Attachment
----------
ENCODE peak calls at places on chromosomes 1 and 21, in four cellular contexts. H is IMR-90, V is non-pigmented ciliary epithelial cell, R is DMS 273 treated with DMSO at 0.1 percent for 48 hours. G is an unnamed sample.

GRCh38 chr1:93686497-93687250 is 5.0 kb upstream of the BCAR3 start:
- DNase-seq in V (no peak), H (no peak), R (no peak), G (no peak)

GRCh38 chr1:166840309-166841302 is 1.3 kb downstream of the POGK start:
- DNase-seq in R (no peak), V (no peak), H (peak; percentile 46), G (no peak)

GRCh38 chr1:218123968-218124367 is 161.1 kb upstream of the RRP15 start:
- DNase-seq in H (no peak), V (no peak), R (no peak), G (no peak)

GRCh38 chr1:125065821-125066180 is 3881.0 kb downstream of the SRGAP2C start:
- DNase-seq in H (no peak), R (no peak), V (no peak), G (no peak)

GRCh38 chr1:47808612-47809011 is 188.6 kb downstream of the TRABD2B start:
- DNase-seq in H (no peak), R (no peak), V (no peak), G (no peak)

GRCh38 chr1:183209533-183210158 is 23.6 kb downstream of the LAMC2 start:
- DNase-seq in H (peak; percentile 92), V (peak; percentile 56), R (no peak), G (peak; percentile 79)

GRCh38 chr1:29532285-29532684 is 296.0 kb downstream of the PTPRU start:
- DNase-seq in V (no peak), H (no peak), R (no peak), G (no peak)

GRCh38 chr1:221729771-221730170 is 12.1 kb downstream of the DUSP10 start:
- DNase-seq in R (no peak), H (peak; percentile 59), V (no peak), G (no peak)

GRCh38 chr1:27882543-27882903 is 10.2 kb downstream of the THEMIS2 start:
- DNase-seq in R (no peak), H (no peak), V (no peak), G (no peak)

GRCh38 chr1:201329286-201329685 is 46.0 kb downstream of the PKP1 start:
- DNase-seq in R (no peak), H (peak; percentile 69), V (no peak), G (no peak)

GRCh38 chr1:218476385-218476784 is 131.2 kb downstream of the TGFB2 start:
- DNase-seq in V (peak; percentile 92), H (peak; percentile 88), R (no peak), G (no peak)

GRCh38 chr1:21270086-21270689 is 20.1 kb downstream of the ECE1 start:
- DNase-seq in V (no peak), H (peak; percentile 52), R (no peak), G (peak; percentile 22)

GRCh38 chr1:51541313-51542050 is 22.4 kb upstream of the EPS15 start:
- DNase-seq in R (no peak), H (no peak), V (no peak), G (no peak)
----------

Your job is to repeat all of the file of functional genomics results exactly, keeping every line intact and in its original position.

ENCODE peak calls at places on chromosomes 1 and 21, in four cellular contexts. H is IMR-90, V is non-pigmented ciliary epithelial cell, R is DMS 273 treated with DMSO at 0.1 percent for 48 hours. G is an unnamed sample.

GRCh38 chr1:93686497-93687250 is 5.0 kb upstream of the BCAR3 start:
- DNase-seq in V (no peak), H (no peak), R (no peak), G (no peak)

GRCh38 chr1:166840309-166841302 is 1.3 kb downstream of the POGK start:
- DNase-seq in R (no peak), V (no peak), H (peak; percentile 46), G (no peak)

GRCh38 chr1:218123968-218124367 is 161.1 kb upstream of the RRP15 start:
- DNase-seq in H (no peak), V (no peak), R (no peak), G (no peak)

GRCh38 chr1:125065821-125066180 is 3881.0 kb downstream of the SRGAP2C start:
- DNase-seq in H (no peak), R (no peak), V (no peak), G (no peak)

GRCh38 chr1:47808612-47809011 is 188.6 kb downstream of the TRABD2B start:
- DNase-seq in H (no peak), R (no peak), V (no peak), G (no peak)

GRCh38 chr1:183209533-183210158 is 23.6 kb downstream of the LAMC2 start:
- DNase-seq in H (peak; percentile 92), V (peak; percentile 56), R (no peak), G (peak; percentile 79)

GRCh38 chr1:29532285-29532684 is 296.0 kb downstream of the PTPRU start:
- DNase-seq in V (no peak), H (no peak), R (no peak), G (no peak)

GRCh38 chr1:221729771-221730170 is 12.1 kb downstream of the DUSP10 start:
- DNase-seq in R (no peak), H (peak; percentile 59), V (no peak), G (no peak)

GRCh38 chr1:27882543-27882903 is 10.2 kb downstream of the THEMIS2 start:
- DNase-seq in R (no peak), H (no peak), V (no peak), G (no peak)

GRCh38 chr1:201329286-201329685 is 46.0 kb downstream of the PKP1 start:
- DNase-seq in R (no peak), H (peak; percentile 69), V (no peak), G (no peak)

GRCh38 chr1:218476385-218476784 is 131.2 kb downstream of the TGFB2 start:
- DNase-seq in V (peak; percentile 92), H (peak; percentile 88), R (no peak), G (no peak)

GRCh38 chr1:21270086-21270689 is 20.1 kb downstream of the ECE1 start:
- DNase-seq in V (no peak), H (peak; percentile 52), R (no peak), G (peak; percentile 22)

GRCh38 chr1:51541313-51542050 is 22.4 kb upstream of the EPS15 start:
- DNase-seq in R (no peak), H (no peak), V (no peak), G (no peak)